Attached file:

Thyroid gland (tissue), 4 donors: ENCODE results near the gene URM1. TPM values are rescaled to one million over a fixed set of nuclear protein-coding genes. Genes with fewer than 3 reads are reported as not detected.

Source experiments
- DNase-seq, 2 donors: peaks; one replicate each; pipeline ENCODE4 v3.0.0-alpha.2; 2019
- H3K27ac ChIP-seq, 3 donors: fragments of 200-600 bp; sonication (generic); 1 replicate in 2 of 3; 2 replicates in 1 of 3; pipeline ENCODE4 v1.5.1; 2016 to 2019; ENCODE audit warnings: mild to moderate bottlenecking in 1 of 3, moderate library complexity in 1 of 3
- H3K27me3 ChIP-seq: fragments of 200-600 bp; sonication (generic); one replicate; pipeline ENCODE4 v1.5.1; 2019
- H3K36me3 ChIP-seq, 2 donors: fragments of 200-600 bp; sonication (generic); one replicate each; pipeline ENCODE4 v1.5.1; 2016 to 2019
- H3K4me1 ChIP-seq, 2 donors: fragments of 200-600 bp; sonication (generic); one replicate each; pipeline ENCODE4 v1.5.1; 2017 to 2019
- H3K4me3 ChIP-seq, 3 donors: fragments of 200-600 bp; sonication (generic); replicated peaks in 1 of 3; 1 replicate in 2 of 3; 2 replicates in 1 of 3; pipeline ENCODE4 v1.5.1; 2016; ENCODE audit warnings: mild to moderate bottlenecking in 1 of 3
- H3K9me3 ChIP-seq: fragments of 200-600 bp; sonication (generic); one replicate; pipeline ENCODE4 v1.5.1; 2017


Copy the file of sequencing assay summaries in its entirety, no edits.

Thyroid gland (tissue), 4 donors: ENCODE results near the gene URM1. TPM values are rescaled to one million over a fixed set of nuclear protein-coding genes. Genes with fewer than 3 reads are reported as not detected.

Source experiments
- DNase-seq, 2 donors: peaks; one replicate each; pipeline ENCODE4 v3.0.0-alpha.2; 2019
- H3K27ac ChIP-seq, 3 donors: fragments of 200-600 bp; sonication (generic); 1 replicate in 2 of 3; 2 replicates in 1 of 3; pipeline ENCODE4 v1.5.1; 2016 to 2019; ENCODE audit warnings: mild to moderate bottlenecking in 1 of 3, moderate library complexity in 1 of 3
- H3K27me3 ChIP-seq: fragments of 200-600 bp; sonication (generic); one replicate; pipeline ENCODE4 v1.5.1; 2019
- H3K36me3 ChIP-seq, 2 donors: fragments of 200-600 bp; sonication (generic); one replicate each; pipeline ENCODE4 v1.5.1; 2016 to 2019
- H3K4me1 ChIP-seq, 2 donors: fragments of 200-600 bp; sonication (generic); one replicate each; pipeline ENCODE4 v1.5.1; 2017 to 2019
- H3K4me3 ChIP-seq, 3 donors: fragments of 200-600 bp; sonication (generic); replicated peaks in 1 of 3; 1 replicate in 2 of 3; 2 replicates in 1 of 3; pipeline ENCODE4 v1.5.1; 2016; ENCODE audit warnings: mild to moderate bottlenecking in 1 of 3
- H3K9me3 ChIP-seq: fragments of 200-600 bp; sonication (generic); one replicate; pipeline ENCODE4 v1.5.1; 2017